Sellers use simple tricks to outsmart social media algorithms, the report notes. They reverse the digits of ages (e.g., "16" to "61"), partially blot out words about sexual content, and use code words such as "menu," the report adds.

The report estimates that there are 500 to 1,000 seller accounts and thousands of followers.

Helpful Algorithms

Pedophiles and sellers didn't have to look hard to find each other because algorithms did the work for them, the report suggests.

Most keywords that involve child porn return results on Instagram's website, according to the report.

For some terms, Instagram displays a warning message, the report reads.

"These results may contain images of child sexual abuse," the message reads. "Child sexual abuse or viewing sexual imagery of children can lead to imprisonment and other severe consequences. This abuse causes extreme harm to children and searching and viewing such materials adds to that harm. To get confidential help or learn how to report any content as inappropriate, visit our Health Center."

At the bottom, Instagram's message offers users two options: "Get resources" and "See results anyway."

A Manila grade schooler takes part in a public forum on child pornography, also attended by U.N. officials and local movie actors, in Manila, Philippines, on June 5, 2009. (Jay Directo/AFP/Getty Images)
A Manila grade schooler takes part in a public forum on child pornography, also attended by U.N. officials and local movie actors, in Manila, Philippines, on June 5, 2009. (Jay Directo/AFP/Getty Images)

"Due to the widespread use of hashtags, relatively long life of seller accounts and, especially, the effective recommendation algorithm, Instagram serves as the key discovery mechanism for this specific community of buyers and sellers," the report states.

Meta owns both Instagram and Facebook.

Companies Respond

A Meta representative told The Epoch Times that the company works "aggressively" to fight child porn on all its platforms.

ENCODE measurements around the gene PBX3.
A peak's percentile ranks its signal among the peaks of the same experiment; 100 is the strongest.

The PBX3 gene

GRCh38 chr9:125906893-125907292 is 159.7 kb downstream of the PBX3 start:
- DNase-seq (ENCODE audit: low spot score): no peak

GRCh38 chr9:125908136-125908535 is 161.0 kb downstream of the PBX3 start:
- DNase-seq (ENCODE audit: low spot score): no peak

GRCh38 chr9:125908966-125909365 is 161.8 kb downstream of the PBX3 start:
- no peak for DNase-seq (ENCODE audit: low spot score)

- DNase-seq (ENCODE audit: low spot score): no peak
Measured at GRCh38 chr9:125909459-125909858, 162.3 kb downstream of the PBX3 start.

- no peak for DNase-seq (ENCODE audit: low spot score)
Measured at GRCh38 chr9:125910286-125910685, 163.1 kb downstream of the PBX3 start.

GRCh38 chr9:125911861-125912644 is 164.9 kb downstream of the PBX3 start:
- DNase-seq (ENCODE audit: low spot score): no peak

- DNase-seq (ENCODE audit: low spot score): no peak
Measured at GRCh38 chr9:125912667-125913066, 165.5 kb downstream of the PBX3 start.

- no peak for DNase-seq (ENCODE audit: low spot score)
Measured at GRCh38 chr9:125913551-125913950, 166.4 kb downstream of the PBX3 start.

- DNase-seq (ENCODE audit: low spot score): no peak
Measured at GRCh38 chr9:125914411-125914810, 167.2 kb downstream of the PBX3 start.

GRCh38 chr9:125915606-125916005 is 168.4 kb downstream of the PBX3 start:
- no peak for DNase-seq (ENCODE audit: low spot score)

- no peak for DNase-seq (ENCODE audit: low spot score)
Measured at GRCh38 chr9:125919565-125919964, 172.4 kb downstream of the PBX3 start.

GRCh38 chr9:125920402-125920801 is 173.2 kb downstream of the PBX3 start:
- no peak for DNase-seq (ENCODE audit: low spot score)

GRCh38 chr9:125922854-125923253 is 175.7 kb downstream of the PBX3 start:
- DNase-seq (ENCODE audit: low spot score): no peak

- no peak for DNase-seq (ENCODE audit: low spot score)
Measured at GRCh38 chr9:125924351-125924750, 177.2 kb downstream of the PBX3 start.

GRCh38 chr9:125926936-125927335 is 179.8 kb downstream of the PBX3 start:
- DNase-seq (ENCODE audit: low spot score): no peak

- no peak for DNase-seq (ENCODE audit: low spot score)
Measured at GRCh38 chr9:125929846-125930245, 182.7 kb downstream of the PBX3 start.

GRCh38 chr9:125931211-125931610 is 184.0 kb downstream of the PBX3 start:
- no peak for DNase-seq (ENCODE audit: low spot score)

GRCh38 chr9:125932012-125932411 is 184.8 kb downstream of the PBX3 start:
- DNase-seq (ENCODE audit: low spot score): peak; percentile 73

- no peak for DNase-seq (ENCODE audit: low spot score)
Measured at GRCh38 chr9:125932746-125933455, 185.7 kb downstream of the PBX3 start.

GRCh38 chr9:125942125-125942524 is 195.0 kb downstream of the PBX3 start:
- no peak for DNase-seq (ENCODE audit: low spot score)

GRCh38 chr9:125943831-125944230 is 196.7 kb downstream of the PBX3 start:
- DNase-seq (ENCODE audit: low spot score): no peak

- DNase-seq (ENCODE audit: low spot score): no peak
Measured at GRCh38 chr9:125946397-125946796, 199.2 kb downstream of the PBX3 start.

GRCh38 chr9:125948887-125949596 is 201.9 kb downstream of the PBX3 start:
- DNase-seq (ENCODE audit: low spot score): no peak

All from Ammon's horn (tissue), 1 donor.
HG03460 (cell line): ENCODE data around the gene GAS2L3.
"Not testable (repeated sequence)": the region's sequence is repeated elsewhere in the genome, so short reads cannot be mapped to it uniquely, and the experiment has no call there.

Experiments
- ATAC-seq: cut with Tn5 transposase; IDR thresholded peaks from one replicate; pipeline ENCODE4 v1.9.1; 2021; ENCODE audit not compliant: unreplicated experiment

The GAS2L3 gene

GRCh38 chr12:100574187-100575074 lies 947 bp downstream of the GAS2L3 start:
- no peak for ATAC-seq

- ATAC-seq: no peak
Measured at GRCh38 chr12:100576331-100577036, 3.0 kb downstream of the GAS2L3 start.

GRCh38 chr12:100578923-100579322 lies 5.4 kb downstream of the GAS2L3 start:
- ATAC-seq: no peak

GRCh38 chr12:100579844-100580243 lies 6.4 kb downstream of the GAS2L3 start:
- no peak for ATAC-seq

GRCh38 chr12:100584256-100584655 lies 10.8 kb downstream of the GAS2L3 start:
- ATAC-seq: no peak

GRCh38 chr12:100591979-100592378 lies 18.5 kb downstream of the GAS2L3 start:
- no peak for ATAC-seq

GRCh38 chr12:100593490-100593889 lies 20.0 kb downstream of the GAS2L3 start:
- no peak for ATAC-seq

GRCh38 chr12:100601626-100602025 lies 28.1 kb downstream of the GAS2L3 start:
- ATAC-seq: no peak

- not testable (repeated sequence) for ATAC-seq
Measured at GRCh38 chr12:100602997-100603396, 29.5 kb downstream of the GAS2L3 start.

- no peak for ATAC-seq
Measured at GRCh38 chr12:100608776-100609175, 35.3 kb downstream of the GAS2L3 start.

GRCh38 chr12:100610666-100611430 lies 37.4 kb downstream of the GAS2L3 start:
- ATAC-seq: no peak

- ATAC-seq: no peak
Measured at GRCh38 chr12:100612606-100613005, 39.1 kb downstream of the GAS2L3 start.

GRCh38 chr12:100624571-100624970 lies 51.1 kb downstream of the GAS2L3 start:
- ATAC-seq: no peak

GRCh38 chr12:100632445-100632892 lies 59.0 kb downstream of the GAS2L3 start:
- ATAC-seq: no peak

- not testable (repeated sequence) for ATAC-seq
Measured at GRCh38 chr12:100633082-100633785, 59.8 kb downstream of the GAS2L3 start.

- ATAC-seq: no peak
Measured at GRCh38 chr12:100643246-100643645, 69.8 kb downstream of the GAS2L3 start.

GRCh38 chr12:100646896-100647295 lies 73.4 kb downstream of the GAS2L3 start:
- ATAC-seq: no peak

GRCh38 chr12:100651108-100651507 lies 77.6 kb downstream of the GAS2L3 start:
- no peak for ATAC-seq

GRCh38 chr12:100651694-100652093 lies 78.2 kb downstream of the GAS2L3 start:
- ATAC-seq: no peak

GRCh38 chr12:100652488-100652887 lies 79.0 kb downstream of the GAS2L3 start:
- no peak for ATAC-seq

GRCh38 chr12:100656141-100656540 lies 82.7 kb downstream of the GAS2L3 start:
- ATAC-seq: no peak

"Predators constantly change their tactics in their pursuit to harm children, and that's why we have strict policies and technology to prevent them from finding or interacting with teens on our apps, and hire specialist teams who focus on understanding their evolving behaviors so we can eliminate abusive networks," the representative said.

From 2020 to 2022, Meta's teams dismantled 27 abusive networks, and in January 2023, Meta disabled more than 490,000 accounts that violated child safety policies, the representative added.

"We fixed a technical issue that unexpectedly prevented certain user reports from reaching content reviewers, we provided updated guidance to our content reviewers to more easily identify and remove predatory accounts, and we restricted thousands of additional search terms and hashtags on Instagram. We're committed to continuing our work to protect teens, obstruct criminals, and support law enforcement in bringing them to justice," the representative said.

Twitter also has children creating child porn on its platform, the report adds. Although Twitter does better at taking down child porn, people who view some seller accounts still get recommendations for other seller accounts, the report notes.

Furthermore, Twitter allows nudity, which makes it easier for child porn to appear on the platform, according to the report. Sometimes, accounts posted multiple images known to be child porn before Twitter removed them, the report notes.

Since learning about this problem, Twitter has largely fixed the issue, the report says.

When contacted, Twitter's press line auto-replied with a poop emoji.